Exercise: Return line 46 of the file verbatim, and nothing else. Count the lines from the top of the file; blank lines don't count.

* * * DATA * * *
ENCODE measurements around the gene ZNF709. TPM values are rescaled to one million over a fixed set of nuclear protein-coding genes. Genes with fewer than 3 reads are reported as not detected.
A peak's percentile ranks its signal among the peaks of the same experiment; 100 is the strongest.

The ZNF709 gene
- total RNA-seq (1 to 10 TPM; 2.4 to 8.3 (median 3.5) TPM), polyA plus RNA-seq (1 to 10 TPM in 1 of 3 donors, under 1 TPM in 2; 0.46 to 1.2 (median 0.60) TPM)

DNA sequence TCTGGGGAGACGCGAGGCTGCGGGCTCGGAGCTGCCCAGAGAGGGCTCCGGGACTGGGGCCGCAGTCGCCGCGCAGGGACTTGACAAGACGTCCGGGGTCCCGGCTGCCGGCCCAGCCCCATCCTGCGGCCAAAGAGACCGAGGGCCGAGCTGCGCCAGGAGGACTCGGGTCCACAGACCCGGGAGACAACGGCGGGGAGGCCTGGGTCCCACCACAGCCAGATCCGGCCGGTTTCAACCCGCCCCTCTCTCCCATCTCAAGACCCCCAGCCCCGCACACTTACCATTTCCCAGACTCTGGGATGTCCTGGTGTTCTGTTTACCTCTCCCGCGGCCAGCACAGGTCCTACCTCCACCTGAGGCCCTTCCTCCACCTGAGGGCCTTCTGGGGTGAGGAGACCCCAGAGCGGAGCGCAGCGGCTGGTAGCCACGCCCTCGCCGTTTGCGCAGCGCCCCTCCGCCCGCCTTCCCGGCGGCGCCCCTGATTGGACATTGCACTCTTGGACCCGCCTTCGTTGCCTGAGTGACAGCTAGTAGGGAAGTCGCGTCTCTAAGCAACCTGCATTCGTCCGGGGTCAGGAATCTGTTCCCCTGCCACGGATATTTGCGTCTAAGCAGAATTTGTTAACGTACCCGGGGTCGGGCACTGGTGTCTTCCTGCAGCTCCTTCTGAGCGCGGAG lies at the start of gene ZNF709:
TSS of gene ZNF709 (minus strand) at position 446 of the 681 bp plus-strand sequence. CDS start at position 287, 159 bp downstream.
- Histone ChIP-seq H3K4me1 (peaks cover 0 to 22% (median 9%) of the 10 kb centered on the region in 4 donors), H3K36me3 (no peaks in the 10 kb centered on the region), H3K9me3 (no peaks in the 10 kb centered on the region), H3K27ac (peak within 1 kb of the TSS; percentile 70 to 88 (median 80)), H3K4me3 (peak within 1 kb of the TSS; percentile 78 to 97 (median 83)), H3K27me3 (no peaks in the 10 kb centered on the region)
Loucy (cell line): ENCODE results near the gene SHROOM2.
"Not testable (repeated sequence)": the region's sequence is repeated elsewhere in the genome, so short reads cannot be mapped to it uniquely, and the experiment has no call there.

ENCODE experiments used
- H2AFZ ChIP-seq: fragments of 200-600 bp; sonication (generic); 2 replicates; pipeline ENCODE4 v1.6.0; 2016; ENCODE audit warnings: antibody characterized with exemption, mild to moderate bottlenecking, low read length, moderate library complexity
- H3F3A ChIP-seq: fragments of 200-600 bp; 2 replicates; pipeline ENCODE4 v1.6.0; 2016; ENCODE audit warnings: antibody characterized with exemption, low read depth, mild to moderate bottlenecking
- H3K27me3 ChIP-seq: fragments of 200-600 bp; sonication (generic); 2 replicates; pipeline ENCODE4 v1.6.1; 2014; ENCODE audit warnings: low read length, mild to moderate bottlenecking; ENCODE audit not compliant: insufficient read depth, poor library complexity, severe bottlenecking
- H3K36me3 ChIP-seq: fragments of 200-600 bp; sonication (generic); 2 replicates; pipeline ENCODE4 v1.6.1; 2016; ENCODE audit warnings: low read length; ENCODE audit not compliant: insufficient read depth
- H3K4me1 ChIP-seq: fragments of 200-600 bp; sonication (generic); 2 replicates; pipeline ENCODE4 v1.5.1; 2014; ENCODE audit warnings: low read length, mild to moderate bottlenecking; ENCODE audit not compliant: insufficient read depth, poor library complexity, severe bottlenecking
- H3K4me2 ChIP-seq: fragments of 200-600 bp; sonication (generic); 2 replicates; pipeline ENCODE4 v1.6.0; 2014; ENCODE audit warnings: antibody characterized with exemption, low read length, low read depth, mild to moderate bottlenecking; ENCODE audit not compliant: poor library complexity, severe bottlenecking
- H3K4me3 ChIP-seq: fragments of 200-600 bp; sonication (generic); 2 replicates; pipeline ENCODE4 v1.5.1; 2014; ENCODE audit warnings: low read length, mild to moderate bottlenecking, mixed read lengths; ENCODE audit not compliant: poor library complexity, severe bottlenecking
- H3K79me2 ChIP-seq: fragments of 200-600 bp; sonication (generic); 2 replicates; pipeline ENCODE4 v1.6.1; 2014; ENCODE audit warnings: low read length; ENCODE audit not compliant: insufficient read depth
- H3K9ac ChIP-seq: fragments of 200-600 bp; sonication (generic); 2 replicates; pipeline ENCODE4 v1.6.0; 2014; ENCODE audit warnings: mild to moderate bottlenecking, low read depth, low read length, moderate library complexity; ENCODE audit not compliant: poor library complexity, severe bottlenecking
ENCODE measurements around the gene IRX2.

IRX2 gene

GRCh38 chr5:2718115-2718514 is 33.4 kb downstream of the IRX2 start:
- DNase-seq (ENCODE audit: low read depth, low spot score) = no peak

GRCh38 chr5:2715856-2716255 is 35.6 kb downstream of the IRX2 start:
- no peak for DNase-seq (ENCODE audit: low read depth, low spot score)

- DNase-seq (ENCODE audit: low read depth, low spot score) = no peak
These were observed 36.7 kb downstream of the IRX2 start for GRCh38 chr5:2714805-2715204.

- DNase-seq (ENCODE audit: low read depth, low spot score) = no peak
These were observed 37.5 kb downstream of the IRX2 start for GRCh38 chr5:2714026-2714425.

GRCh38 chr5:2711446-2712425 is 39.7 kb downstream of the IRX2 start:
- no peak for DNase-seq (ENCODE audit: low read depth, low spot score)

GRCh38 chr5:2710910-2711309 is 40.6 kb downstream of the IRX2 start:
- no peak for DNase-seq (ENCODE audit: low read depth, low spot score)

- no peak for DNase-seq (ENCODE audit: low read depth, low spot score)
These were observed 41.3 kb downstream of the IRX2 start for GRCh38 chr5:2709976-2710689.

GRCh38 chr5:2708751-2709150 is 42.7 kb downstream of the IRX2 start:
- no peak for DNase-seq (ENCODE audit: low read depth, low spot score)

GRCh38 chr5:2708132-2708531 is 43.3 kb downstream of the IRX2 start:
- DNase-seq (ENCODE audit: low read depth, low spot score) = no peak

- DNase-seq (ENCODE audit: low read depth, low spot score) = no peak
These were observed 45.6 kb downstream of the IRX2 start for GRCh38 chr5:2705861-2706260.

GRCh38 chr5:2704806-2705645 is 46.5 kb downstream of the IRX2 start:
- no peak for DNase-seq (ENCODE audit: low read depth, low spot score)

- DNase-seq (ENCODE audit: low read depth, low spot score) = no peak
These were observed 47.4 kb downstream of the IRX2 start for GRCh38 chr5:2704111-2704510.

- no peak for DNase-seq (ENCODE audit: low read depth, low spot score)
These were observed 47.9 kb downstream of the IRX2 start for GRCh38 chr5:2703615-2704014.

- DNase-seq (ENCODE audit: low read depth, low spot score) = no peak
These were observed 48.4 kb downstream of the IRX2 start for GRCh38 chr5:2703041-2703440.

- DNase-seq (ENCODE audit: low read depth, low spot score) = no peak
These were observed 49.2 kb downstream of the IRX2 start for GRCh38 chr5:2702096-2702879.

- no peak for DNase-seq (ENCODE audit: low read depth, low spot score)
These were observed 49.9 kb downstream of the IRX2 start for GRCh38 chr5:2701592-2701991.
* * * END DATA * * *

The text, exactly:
- no peak for DNase-seq (ENCODE audit: low read depth, low spot score)